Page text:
• Create and execute databases and collection systems 

  • Gather data from primary and secondary sources 

  • Work with the management to spot crucial metrics and KPIs

  • Clean the data 

  • Use tools to spot, analyse, and identify complicated data patterns and trends 

  • Create and customise data reports 

  • Develop and maintain reports about data models and infrastructure

  • Determine national and global trends that may affect the industry and the company 

  • Work closely with engineers, management, and programmers to spot improvement opportunities and plan data governance tactics.

  • Fix code errors and remove corrupted data 

Note that the list isn’t exhaustive, and the specific duties vary per organisation and the nature of your role. 

Besides, the above mentioned duties provide a high-level look at what a data analyst does. We need to dig deeper to learn more about the particular tasks associated with data analytics.

Day-to-Day Tasks of Data Analysts

As a data analyst, you’re responsible for keeping an eye on each step of the data analytics process. The keener your eye, the better you’ll do at identifying and resolving the problem. 

You can always switch to specialisation and take up a particular area as you advance your career. However, learning the primary data analyst duties as a newbie is important. 

How can you provide an answer without knowing the question? Understanding the problem or defining your objective is key to analysing the data and reaching a meaningful conclusion. 

Often, a problem that seems obvious isn’t so as you get to its core. For example, hypothetically speaking, you work for a business that wants to work on increasing its revenue.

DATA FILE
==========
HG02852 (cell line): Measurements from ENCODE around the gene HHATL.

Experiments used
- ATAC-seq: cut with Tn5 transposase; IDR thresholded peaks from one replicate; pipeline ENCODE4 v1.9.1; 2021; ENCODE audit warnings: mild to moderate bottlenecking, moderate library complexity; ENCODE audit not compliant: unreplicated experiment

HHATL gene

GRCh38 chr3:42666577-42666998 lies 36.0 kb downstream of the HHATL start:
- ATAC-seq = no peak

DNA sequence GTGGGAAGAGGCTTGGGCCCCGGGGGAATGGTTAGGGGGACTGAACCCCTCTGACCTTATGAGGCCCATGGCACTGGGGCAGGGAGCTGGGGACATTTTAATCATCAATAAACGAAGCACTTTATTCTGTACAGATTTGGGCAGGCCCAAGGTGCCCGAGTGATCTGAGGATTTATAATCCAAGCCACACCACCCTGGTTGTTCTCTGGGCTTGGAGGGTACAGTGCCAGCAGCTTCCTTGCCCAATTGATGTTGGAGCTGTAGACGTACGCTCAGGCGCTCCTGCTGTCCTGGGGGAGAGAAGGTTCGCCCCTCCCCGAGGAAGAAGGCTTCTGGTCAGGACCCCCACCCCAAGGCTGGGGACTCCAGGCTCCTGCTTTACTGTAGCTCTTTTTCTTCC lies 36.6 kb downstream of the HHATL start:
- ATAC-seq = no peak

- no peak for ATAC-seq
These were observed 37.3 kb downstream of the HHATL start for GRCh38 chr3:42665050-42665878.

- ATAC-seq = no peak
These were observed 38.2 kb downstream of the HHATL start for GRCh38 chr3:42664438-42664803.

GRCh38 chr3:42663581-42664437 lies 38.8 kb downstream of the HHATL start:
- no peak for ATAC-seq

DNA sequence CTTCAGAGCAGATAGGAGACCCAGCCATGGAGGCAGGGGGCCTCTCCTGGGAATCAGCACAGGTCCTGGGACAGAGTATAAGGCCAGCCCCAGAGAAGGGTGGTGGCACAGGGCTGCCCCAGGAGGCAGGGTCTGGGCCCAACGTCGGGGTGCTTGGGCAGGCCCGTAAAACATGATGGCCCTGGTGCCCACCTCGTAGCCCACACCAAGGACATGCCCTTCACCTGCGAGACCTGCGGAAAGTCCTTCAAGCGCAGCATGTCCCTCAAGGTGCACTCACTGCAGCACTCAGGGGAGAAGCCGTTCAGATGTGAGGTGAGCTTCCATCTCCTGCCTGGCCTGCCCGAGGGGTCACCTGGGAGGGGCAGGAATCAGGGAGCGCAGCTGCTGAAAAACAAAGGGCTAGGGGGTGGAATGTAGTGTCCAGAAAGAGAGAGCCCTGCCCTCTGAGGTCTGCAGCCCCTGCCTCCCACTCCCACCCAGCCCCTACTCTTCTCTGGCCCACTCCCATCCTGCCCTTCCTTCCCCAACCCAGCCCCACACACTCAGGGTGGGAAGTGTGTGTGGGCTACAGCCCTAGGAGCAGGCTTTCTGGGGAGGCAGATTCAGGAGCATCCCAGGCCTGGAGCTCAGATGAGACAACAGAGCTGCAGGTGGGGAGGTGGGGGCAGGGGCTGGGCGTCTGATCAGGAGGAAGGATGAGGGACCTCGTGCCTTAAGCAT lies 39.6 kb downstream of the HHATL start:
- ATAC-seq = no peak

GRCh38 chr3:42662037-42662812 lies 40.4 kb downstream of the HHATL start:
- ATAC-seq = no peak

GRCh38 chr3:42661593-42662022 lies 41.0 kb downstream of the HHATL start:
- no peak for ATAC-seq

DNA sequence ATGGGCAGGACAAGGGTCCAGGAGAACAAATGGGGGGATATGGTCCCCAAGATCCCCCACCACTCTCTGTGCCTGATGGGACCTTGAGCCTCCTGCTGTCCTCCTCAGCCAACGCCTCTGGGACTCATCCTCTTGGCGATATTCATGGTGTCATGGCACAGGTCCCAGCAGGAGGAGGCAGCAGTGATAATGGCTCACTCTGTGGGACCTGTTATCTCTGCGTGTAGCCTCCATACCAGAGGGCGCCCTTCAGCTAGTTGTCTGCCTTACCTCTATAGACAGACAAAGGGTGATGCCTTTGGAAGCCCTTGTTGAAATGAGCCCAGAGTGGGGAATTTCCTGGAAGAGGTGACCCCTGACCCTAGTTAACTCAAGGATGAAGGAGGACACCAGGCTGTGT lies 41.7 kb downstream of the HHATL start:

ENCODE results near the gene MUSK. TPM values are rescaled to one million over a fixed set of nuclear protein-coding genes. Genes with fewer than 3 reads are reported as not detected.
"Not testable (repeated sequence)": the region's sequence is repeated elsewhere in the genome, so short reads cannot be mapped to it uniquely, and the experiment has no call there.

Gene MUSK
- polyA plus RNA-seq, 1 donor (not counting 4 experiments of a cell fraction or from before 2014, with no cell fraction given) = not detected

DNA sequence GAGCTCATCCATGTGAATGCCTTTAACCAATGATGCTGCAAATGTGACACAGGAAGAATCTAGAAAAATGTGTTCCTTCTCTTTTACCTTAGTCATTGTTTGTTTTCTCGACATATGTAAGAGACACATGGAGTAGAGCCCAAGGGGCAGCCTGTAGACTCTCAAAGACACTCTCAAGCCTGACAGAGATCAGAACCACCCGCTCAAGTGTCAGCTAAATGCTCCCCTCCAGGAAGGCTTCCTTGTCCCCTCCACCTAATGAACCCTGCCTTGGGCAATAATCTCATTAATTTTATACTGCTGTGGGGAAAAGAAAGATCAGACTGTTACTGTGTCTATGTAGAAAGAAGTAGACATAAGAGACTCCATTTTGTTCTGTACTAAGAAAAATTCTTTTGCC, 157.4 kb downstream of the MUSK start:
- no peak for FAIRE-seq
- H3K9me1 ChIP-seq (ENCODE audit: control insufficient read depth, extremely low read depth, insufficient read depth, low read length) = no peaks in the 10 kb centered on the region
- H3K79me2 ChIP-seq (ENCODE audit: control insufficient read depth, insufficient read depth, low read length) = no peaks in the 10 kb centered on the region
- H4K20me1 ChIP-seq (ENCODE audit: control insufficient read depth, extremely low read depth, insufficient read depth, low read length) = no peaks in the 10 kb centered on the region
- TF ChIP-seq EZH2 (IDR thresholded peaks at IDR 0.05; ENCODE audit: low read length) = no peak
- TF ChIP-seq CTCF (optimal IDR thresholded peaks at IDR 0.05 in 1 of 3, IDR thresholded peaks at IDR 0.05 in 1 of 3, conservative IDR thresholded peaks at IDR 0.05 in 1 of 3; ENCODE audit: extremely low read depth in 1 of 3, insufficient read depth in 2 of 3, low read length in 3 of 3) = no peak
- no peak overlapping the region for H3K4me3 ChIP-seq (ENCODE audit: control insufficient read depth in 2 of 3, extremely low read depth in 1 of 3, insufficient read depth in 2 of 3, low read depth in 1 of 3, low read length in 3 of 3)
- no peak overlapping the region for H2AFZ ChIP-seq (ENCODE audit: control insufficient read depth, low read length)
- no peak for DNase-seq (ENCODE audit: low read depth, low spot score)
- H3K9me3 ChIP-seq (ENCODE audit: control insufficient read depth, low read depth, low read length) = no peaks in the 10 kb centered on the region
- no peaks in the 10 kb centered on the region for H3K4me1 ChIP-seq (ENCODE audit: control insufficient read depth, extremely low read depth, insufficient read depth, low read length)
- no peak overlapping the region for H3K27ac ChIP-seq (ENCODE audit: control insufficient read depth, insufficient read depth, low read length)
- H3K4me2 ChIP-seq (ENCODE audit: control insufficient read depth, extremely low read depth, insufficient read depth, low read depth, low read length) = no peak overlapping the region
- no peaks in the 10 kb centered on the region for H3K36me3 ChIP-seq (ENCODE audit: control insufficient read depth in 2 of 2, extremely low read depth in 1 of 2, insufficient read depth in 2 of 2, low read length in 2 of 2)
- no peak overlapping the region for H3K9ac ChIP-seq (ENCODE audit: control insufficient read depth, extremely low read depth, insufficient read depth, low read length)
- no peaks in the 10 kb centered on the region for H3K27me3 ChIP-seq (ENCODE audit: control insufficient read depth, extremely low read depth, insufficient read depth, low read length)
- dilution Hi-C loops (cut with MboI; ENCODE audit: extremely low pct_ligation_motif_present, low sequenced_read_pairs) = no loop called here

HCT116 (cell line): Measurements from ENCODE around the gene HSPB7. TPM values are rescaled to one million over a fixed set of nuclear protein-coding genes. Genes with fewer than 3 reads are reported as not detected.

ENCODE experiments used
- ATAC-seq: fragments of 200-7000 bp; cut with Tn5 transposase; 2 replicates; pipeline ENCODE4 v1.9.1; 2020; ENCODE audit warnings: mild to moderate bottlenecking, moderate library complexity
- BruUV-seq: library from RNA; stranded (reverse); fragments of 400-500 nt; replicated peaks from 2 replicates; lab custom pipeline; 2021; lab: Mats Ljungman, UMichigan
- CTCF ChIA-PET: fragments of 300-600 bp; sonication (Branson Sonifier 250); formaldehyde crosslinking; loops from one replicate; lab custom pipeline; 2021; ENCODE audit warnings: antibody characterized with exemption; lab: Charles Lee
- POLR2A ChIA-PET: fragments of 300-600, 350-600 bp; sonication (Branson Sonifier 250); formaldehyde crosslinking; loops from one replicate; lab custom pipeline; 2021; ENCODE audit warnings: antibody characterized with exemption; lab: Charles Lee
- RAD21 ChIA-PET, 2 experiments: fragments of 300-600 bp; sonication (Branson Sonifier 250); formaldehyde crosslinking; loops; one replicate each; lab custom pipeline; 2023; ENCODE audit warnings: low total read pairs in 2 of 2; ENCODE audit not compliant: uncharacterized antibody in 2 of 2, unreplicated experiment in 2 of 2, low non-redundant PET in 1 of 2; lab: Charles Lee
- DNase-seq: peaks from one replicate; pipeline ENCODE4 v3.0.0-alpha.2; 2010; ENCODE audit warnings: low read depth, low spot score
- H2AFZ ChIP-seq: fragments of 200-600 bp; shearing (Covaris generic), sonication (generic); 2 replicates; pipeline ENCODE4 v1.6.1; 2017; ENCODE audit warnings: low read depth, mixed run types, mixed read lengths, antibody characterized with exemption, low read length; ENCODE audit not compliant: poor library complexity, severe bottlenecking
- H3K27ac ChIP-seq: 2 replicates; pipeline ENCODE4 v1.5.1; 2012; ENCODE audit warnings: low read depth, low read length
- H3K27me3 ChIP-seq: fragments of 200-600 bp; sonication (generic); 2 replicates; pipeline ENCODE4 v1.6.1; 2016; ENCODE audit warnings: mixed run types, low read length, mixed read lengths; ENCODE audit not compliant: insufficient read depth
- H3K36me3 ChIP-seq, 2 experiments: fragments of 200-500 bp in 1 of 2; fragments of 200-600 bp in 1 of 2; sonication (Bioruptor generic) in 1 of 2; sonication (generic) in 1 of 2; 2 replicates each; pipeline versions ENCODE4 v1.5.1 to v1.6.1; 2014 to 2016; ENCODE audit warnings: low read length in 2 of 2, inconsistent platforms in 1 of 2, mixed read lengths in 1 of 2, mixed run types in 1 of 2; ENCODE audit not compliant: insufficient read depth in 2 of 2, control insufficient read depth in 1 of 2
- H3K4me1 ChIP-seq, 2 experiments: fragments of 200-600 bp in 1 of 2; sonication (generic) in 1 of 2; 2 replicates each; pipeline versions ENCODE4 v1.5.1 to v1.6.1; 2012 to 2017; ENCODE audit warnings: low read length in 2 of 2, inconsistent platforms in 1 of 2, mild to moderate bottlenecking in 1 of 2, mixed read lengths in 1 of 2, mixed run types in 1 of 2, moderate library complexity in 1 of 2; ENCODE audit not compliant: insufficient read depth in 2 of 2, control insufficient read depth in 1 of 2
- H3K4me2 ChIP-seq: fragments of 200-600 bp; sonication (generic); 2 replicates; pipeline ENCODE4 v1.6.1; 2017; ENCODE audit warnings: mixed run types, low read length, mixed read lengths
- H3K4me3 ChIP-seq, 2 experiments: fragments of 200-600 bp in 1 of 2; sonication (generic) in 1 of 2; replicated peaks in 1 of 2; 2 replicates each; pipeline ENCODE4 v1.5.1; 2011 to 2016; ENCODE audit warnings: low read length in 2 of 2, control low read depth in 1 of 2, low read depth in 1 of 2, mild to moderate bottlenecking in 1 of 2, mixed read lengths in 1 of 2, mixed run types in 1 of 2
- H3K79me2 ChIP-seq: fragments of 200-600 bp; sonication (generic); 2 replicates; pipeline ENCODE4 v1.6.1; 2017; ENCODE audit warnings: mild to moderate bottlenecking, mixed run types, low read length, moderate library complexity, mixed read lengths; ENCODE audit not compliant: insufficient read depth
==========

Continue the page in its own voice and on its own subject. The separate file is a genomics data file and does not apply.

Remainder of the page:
The company management is taking steps to launch new products and investing in sources to create top-notch items. However, after inquiring, you found that there isn’t a problem with the brand’s existing products. 

Instead, the company’s sales process is to blame. The inefficient sales process is causing customer dissatisfaction and increasing churn. It’s the same reason why the company fails to retain its existing customers. 

So, investing in the products won’t solve the issue, but working on sales training will retain existing customers, boost customer satisfaction, and, eventually, the company’s revenue. 

While we only painted a scenario, it explains the importance of probing a problem from various angles before investing time in the wrong place. 

However, ensure you understand a company’s demands to monitor the KPIs and metrics and take action accordingly. 

Gathering Data 

Once you define your objective, you must discover the right data to help you reach your goal. It can be qualitative or quantitative data. The latter may include competitor marketing figures, and the former may be customer feedback. 

You can also divide the data into different categories: